Creating 3D Illustrations with CSS

I love how CSS allows for so many different styles of drawing. From realistic portraits and landscapes like we saw with Ben Evans, to fun cartoons as we saw with Oscar Salazar and Jhey Tompkins.

One style I’ve been loving is the 3D work that Ricardo Oliva Alonso creates on CodePen.

Examples of Ricardo's work

It’s a style that looks like it was drawn in Adobe Illustrator or modeled with Three.js. Ricardo will often find a piece on Dribbble and recreate it on CodePen, styling it entirely with HTML and CSS.

While I love the style, I had no idea how he was making the pieces. Luckily, Ricardo was kind enough to share his techniques with us.

The main trick?

“Everything is a cube!”

Cubes Everywhere

Yup, even things that don’t seem to be cubes are, in fact, modified cubes. But before we get into that, how do you actually make a 3D cube with HTML and CSS?

Transform Style

There’s one CSS property that makes all of these pieces possible. Ricardo adds it to everything in the piece.

*,
*::after,
*::before {
  transform-style: preserve-3d;
}

The default value for transform-style is flat, which makes all children of an element flatten to the same plane as the parent. Changing it to preserve-3d allows for the children to all exist in 3D space.

This example from MDN shows it nicely:

Toggle the checkbox to see how essential preserve-3d is to making these pieces. You can also see that they’re making the cube through CSS transforms by rotating and translating the elements into place.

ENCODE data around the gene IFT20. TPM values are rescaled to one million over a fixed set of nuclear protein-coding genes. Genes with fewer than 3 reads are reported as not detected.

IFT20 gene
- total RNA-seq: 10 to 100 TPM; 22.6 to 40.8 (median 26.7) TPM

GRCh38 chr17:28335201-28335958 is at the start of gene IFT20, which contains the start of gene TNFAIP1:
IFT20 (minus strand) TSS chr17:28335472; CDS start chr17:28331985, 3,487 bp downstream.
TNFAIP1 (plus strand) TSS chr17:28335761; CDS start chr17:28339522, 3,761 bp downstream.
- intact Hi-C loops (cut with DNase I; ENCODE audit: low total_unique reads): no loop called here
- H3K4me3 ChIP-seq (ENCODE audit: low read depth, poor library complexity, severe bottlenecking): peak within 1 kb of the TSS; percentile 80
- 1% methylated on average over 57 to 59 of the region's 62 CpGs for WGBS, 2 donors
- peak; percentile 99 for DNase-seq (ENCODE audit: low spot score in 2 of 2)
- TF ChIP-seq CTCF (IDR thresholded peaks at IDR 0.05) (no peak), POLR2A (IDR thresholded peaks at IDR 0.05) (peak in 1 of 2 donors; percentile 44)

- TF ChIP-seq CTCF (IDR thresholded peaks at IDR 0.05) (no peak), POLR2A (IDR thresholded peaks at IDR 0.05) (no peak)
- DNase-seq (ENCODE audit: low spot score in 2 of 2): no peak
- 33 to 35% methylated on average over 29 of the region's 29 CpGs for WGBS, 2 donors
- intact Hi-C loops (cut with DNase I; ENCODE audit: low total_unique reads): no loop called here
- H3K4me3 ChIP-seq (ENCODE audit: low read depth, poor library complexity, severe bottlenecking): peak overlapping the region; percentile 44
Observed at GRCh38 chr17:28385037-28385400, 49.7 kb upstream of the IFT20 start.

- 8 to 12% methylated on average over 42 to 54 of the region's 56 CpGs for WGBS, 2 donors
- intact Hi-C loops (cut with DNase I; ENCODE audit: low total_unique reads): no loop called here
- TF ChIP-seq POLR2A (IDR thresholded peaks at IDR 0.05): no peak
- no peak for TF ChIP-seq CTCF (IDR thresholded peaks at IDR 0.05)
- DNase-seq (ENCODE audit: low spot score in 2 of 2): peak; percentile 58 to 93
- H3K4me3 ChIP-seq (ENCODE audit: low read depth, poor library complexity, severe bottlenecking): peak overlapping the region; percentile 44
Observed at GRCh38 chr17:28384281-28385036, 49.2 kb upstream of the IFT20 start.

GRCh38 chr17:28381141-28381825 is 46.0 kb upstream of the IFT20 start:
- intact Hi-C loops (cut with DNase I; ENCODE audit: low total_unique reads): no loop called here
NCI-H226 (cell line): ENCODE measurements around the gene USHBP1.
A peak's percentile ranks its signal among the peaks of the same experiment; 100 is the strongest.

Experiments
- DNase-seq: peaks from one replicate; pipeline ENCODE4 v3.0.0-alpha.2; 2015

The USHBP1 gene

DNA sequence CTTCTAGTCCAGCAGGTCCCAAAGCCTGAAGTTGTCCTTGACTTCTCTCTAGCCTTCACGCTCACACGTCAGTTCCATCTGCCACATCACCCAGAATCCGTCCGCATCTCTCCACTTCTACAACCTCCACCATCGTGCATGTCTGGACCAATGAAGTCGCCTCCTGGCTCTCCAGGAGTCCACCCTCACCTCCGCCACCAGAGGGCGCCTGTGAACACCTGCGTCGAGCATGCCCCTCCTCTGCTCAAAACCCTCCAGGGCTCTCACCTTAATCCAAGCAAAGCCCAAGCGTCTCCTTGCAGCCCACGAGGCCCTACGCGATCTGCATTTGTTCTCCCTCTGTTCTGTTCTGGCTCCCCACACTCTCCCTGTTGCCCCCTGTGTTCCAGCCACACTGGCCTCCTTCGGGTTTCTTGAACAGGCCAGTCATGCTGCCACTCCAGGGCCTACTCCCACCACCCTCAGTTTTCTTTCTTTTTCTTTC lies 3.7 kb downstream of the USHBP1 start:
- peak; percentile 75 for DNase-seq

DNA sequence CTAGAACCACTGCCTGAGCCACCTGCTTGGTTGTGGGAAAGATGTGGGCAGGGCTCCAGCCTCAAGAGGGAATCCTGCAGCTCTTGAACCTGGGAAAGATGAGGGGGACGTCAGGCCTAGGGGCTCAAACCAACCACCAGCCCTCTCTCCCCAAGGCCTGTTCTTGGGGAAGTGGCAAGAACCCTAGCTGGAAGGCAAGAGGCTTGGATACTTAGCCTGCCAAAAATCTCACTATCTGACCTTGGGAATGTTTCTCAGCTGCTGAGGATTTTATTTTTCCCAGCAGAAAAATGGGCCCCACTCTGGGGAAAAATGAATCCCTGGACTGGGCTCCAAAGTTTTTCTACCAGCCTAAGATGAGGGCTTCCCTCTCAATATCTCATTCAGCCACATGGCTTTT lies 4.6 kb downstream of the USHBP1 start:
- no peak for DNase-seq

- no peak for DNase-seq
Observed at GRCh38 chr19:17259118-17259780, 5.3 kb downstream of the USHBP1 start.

Some of Ricardo’s pieces contain a lot of cubes, like this Boombox, that has over 30.

Thirty cubes with six sides each would mean 180 CSS classes. Yeesh.

Luckily, Ricardo leans on the power of Sass mixins to create cubes much more efficiently.

Here’s his cube mixin, which takes parameters for width, height, and depth. This gives him a little cube factory where the repetitive parts are handled for him.

@mixin cube($width, $height, $depth) {
    &__front{ @include cube-front($width, $height, $depth); }
    &__back{ @include cube-back($width, $height, $depth); }
    &__right{ @include cube-right($width, $height, $depth); }
    &__left{ @include cube-left($width, $height, $depth); }
    &__top{ @include cube-top($width, $height, $depth);}
    &__bottom{ @include cube-bottom($width, $height, $depth); }
}

You’ll notice each line has an @include statement. That points to another mixin. Here’s cube-back for example:

@mixin cube-back($width, $height, $depth) {
    width: $width;
    height: $height;
    transform-origin: top left;
    transform: rotateX(-90deg) rotateY(180deg) translateX(-$width) translateY(-$height) ;
}

The width, height, and depth get passed through, and the mixin creates the CSS for this face.

Here’s a single cube made with Ricardo’s Sass mixin. It’s a lot of boilerplate code for one cube, but pays off the more cubes you create.

Irregular Shapes

What happens when the shape we’re making can’t be a cube? What about a shape like this?